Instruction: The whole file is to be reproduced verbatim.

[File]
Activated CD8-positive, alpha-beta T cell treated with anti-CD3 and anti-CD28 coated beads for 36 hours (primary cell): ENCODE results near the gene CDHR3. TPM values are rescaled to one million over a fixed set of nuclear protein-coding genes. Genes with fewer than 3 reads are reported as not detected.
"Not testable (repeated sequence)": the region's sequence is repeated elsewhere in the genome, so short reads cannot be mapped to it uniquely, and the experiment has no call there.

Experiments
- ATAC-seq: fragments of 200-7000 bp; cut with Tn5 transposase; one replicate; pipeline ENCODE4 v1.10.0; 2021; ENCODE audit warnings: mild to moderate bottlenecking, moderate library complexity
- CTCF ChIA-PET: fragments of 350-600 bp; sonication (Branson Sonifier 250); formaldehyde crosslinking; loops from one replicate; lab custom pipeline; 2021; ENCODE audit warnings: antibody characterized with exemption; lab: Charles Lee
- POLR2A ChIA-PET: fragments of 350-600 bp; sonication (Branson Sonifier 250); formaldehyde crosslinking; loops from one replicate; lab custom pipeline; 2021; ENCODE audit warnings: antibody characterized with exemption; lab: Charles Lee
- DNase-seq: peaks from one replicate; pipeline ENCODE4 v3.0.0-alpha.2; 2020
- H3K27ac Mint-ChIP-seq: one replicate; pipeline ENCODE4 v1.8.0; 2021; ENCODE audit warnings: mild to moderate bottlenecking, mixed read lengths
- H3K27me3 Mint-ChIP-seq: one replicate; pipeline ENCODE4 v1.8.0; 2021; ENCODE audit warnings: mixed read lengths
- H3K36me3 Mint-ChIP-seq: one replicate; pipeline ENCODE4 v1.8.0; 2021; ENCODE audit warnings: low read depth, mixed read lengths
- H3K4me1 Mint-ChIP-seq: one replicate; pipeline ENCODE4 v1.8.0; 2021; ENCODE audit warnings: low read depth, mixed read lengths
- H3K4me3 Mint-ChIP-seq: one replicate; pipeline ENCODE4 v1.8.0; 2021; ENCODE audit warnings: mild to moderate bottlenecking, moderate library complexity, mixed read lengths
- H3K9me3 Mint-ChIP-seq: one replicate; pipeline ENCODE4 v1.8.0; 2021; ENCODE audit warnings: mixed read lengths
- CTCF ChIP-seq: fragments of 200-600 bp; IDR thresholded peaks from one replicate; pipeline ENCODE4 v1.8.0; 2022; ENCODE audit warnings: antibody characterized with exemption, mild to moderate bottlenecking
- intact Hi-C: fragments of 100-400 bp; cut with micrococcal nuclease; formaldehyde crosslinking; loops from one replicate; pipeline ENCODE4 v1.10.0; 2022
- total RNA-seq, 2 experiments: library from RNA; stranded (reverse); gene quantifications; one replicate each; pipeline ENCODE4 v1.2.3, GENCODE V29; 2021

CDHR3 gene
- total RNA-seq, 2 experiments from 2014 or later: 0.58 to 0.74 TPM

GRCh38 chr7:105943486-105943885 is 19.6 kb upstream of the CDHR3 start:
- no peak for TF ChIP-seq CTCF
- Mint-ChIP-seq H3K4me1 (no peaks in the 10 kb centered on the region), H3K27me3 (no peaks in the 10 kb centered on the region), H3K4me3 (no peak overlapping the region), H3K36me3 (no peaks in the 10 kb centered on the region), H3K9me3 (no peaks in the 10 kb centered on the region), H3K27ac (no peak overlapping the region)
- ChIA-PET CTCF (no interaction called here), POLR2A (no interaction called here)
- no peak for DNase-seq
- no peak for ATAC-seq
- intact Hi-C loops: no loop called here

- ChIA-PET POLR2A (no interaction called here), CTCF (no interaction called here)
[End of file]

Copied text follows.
Activated CD8-positive, alpha-beta T cell treated with anti-CD3 and anti-CD28 coated beads for 36 hours (primary cell): ENCODE results near the gene CDHR3. TPM values are rescaled to one million over a fixed set of nuclear protein-coding genes. Genes with fewer than 3 reads are reported as not detected.
"Not testable (repeated sequence)": the region's sequence is repeated elsewhere in the genome, so short reads cannot be mapped to it uniquely, and the experiment has no call there.

Experiments
- ATAC-seq: fragments of 200-7000 bp; cut with Tn5 transposase; one replicate; pipeline ENCODE4 v1.10.0; 2021; ENCODE audit warnings: mild to moderate bottlenecking, moderate library complexity
- CTCF ChIA-PET: fragments of 350-600 bp; sonication (Branson Sonifier 250); formaldehyde crosslinking; loops from one replicate; lab custom pipeline; 2021; ENCODE audit warnings: antibody characterized with exemption; lab: Charles Lee
- POLR2A ChIA-PET: fragments of 350-600 bp; sonication (Branson Sonifier 250); formaldehyde crosslinking; loops from one replicate; lab custom pipeline; 2021; ENCODE audit warnings: antibody characterized with exemption; lab: Charles Lee
- DNase-seq: peaks from one replicate; pipeline ENCODE4 v3.0.0-alpha.2; 2020
- H3K27ac Mint-ChIP-seq: one replicate; pipeline ENCODE4 v1.8.0; 2021; ENCODE audit warnings: mild to moderate bottlenecking, mixed read lengths
- H3K27me3 Mint-ChIP-seq: one replicate; pipeline ENCODE4 v1.8.0; 2021; ENCODE audit warnings: mixed read lengths
- H3K36me3 Mint-ChIP-seq: one replicate; pipeline ENCODE4 v1.8.0; 2021; ENCODE audit warnings: low read depth, mixed read lengths
- H3K4me1 Mint-ChIP-seq: one replicate; pipeline ENCODE4 v1.8.0; 2021; ENCODE audit warnings: low read depth, mixed read lengths
- H3K4me3 Mint-ChIP-seq: one replicate; pipeline ENCODE4 v1.8.0; 2021; ENCODE audit warnings: mild to moderate bottlenecking, moderate library complexity, mixed read lengths
- H3K9me3 Mint-ChIP-seq: one replicate; pipeline ENCODE4 v1.8.0; 2021; ENCODE audit warnings: mixed read lengths
- CTCF ChIP-seq: fragments of 200-600 bp; IDR thresholded peaks from one replicate; pipeline ENCODE4 v1.8.0; 2022; ENCODE audit warnings: antibody characterized with exemption, mild to moderate bottlenecking
- intact Hi-C: fragments of 100-400 bp; cut with micrococcal nuclease; formaldehyde crosslinking; loops from one replicate; pipeline ENCODE4 v1.10.0; 2022
- total RNA-seq, 2 experiments: library from RNA; stranded (reverse); gene quantifications; one replicate each; pipeline ENCODE4 v1.2.3, GENCODE V29; 2021

CDHR3 gene
- total RNA-seq, 2 experiments from 2014 or later: 0.58 to 0.74 TPM

GRCh38 chr7:105943486-105943885 is 19.6 kb upstream of the CDHR3 start:
- no peak for TF ChIP-seq CTCF
- Mint-ChIP-seq H3K4me1 (no peaks in the 10 kb centered on the region), H3K27me3 (no peaks in the 10 kb centered on the region), H3K4me3 (no peak overlapping the region), H3K36me3 (no peaks in the 10 kb centered on the region), H3K9me3 (no peaks in the 10 kb centered on the region), H3K27ac (no peak overlapping the region)
- ChIA-PET CTCF (no interaction called here), POLR2A (no interaction called here)
- no peak for DNase-seq
- no peak for ATAC-seq
- intact Hi-C loops: no loop called here

- ChIA-PET POLR2A (no interaction called here), CTCF (no interaction called here)